January 13, 2017
“This program will help a lot of other veterans, I was just one of the first,” said Lovette, who is now sober and studying engineering at Miami Dade College.
Presentation of the colors by a joint honor guard from Southenn Command during opening ceremony for Miami's new veteran court at the Miami Dade criminal court on Friday, January 13, 2017
Former U.S. Army soldier Elliot Lovette can trace his mental breakdowns — years of flashbacks, panic attacks and hallucinations — to the day a roadside bomb in 2004 ripped apart his Humvee during a patrol in Iraq.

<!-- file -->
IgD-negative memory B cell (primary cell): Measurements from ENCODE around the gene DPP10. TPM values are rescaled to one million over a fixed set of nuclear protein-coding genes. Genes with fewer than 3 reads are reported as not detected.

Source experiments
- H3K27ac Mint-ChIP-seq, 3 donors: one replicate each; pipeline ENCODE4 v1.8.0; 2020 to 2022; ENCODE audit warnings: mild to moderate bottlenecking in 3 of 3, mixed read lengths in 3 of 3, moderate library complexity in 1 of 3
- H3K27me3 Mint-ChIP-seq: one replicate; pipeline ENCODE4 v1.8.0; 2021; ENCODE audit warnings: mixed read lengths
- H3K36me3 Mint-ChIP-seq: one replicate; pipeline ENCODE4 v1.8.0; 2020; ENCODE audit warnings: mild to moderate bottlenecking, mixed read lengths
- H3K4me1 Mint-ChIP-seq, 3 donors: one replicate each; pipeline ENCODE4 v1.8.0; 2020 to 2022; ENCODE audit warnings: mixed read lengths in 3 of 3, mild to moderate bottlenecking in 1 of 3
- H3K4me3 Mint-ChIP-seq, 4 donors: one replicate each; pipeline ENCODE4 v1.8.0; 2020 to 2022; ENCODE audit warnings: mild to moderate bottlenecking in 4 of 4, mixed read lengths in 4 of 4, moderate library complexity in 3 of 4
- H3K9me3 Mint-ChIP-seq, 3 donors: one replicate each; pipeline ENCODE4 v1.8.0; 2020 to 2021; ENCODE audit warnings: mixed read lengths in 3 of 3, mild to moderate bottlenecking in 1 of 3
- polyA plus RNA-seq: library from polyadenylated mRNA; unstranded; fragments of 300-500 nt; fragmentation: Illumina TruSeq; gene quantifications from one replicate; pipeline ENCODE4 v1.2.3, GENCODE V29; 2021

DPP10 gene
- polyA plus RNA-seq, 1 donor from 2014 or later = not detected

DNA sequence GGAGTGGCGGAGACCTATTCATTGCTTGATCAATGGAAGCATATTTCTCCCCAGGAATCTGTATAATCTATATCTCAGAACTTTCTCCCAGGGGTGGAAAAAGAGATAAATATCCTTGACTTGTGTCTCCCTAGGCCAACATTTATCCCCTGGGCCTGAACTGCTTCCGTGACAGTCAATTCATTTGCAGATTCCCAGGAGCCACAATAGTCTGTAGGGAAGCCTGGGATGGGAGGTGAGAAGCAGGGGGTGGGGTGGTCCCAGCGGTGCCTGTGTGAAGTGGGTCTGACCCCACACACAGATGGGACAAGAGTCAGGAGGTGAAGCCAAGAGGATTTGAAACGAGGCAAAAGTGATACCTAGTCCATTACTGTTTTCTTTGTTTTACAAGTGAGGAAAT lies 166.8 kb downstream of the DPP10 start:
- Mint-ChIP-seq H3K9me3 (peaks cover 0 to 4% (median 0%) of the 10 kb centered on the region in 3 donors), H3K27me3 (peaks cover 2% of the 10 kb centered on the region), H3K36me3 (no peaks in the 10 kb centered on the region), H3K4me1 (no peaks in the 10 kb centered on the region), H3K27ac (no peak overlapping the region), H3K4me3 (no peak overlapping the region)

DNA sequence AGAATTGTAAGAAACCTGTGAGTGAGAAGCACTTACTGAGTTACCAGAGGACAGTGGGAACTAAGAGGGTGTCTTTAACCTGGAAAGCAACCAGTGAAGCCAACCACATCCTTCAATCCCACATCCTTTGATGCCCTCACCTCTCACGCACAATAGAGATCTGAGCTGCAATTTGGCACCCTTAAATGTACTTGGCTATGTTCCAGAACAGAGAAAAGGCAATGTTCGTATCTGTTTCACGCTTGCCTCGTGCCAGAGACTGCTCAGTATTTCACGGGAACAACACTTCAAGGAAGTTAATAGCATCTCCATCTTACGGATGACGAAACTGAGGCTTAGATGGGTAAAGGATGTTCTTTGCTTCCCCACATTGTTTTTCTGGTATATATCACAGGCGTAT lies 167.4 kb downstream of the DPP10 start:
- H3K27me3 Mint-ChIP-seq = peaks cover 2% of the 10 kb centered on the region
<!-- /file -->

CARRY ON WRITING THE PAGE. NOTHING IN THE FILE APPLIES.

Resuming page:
Struggles with post-traumatic stress disorder and drugs eventually landed him in a Miami jail, charged with fighting a police officer during a breakdown in October 2015.
But Lovette got back on track when he entered a fledgling program designed to help Miami-Dade’s large veteran population, hooking them up with specialized treatment, substance abuse rehab and even mentoring from fellow former members of the military.
Earlier this month, Miami-Dade prosecutors officially dropped the charges against the 35-year-old after he completed the yearlong program.
On Friday, Lovette celebrated the occasion on a grander stage, joined by judges, lawyers, mental-health professionals and the head of Miami’s Veterans Affairs healthcare office as they officially marked the formal creation of a Miami-Dade veterans court.
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